Positive Non-Binary and/or Genderqueer Sexual Ethics and Politics

Roundtable towards special issue of the Journal of Sexual Ethics and Politics


Friday, October 26th 2018 (all day, 11-5)

Edge Hill University, Ormskirk, UK

Organised by
Lucy (Luc) Nicholas, Swinburne University, Australia
Paul Reynolds, Edge Hill University, UK

Download the CFP as PDF

Gender fluidity, genderqueerness and non-binary gender are increasingly embraced and visible and offer exciting new ways of understanding the self and others. There is certainly not consensus on what they mean, which can be seen as a strength. Some trans exclusionary radical feminists labour under the idea that these identities, and the option of rejecting binary genders, are a threat to women and girls’ rights. Much work on this topic thus far has, importantly, been around the negative: discrimination, health issues, violence. Given this context, this roundtable and quick turnaround special issue seeks to respectfully and productively discuss the positive aspects of these genders, in particular what they might mean for sexual ethics and politics, and how they may be enabled and affirmed more widely.

Some possible topics include (but are not restricted to):

  • What do and what might sexual ethics look like in less binary / less gendered context?
  • How can these genders or ways of being be better understood by wider society to enable respectful attribution?
  • How might society and institutions change to better enable and affirm these genders / ways of being? In particular, institutions, schools and healthcare professionals.
  • How can we understand the intersection of non-binary and genderqueer issues with matters such as racism, ableism and transmisogyny?
  • How can backlash be approached?
  • What does gender politics without gender look like? What exciting ways of understanding sexual ethics and politics are opened up by non-binary identities?
  • Can these genders / ways of being remain open to interpretation or are we witnessing the congealment of norms and attempts to police ‘authentic’ and non-authentic versions of these identities?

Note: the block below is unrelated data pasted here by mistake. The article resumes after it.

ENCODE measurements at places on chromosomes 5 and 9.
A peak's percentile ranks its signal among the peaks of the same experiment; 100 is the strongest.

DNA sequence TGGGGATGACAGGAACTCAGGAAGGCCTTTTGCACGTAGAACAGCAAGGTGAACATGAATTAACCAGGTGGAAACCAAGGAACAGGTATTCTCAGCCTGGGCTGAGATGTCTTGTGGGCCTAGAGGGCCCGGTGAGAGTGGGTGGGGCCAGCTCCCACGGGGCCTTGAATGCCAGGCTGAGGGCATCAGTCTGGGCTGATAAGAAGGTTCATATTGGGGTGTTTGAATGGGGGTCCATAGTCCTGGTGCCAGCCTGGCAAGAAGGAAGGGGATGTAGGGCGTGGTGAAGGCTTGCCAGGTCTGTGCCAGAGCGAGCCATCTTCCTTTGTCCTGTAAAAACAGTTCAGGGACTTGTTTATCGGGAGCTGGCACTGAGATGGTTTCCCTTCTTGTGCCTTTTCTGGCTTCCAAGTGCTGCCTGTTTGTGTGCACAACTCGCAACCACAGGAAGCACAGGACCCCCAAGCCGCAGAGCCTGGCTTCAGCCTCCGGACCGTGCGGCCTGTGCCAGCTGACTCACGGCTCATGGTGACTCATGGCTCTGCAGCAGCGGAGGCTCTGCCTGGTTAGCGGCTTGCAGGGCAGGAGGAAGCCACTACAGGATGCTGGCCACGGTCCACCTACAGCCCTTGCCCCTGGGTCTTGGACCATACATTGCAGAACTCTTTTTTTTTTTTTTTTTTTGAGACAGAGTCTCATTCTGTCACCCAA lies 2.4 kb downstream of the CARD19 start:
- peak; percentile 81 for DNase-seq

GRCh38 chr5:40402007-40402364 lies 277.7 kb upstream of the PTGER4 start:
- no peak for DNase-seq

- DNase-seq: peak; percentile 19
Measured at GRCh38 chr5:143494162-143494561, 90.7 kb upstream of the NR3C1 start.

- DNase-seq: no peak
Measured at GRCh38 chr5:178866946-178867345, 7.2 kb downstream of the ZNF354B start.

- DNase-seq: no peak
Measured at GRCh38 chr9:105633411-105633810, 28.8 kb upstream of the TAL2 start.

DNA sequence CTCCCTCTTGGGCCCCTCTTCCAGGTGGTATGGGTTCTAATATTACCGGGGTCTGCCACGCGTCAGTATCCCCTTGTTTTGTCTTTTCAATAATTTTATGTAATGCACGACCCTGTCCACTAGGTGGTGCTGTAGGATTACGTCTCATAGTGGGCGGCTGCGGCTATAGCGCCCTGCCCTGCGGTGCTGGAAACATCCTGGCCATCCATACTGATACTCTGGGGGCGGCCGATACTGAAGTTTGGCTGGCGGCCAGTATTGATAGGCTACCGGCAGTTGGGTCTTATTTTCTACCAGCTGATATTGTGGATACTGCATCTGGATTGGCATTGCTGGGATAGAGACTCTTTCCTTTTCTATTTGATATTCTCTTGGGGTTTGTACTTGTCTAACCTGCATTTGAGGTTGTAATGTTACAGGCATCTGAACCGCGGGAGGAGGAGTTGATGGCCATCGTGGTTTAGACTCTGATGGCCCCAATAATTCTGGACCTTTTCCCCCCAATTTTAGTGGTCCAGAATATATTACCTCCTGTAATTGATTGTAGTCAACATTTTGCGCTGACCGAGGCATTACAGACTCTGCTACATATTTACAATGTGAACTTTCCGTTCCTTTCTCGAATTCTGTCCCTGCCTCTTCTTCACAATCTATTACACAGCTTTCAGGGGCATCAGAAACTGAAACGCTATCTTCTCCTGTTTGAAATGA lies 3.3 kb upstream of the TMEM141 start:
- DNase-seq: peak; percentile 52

• How can we resist the politics of closure and allow for proliferated understandings of these identities?
  • How can we understand the politics of the hostility to these genders?

This may be a good opportunity to write something more theoretical / less empirical that you have been thinking about, or a shorter intervention or review paper.

An interesting place to start may be with the provocation posed by Judith Lorber in her recent essay ‘Paradoxes of Gender Redux’ (email lnicholas@swin.edu.au for a copy).

NB: The aim of this roundtable is positive, respectful discussion and scholarship by those who identify as / with NB or genderqueer and their allies. It is also hoped it will be a space for going beyond polemicism and reductionism.

The Format

This format streamlines the special issue format and adds to the quality and cohesion and will be:

  • Participants submit abstracts are receive quick responses about the fit
  • All participants to submit paper drafts , in the form of extended discussion papers of 2-2500 words, speaking to the special issue and roundtable call for papers
  • Each participant allocated one respondent from other participants
  • Respondents prepare discussion points in response
  • All participants discuss all papers
  • Each paper discussed in roundtable format and discussion recorded and circulated for paper improvement
  • Papers resubmitted after editing

Papers should (eventually) be written to the journal’s guidelines and in Harvard referencing, but for now just stick to the word length guidelines below:

The journal is made up of articles, shorter interventions, replies and reports and reviews or review articles of relevant publications.

Article submissions should be between 5,000 and 9,000 words (excluding footnotes, figures, tables and bibliography). Submissions much short of 5000 words would normally be regarded as interventions or reports. We welcome submissions of interventions into debates, replies by authors, short reports on research and review articles (of important books) between 2000 and 5000 words (excluding footnotes, figures, tables and bibliography). Please specify what type of submission you are submitting.

Initially we are seeking an abstract, bio, and the type of article it is to be to


Deadlines etc.

Abstracts by Sept 23rd

Discussion papers by Oct 12th

Final papers for journal by Thursday 22nd November –a very quick refereeing turn around and final drafts by Thursday December 13th for a January publication

Room TBC, accessibility info forthcoming, but we will ensure there is no-step access.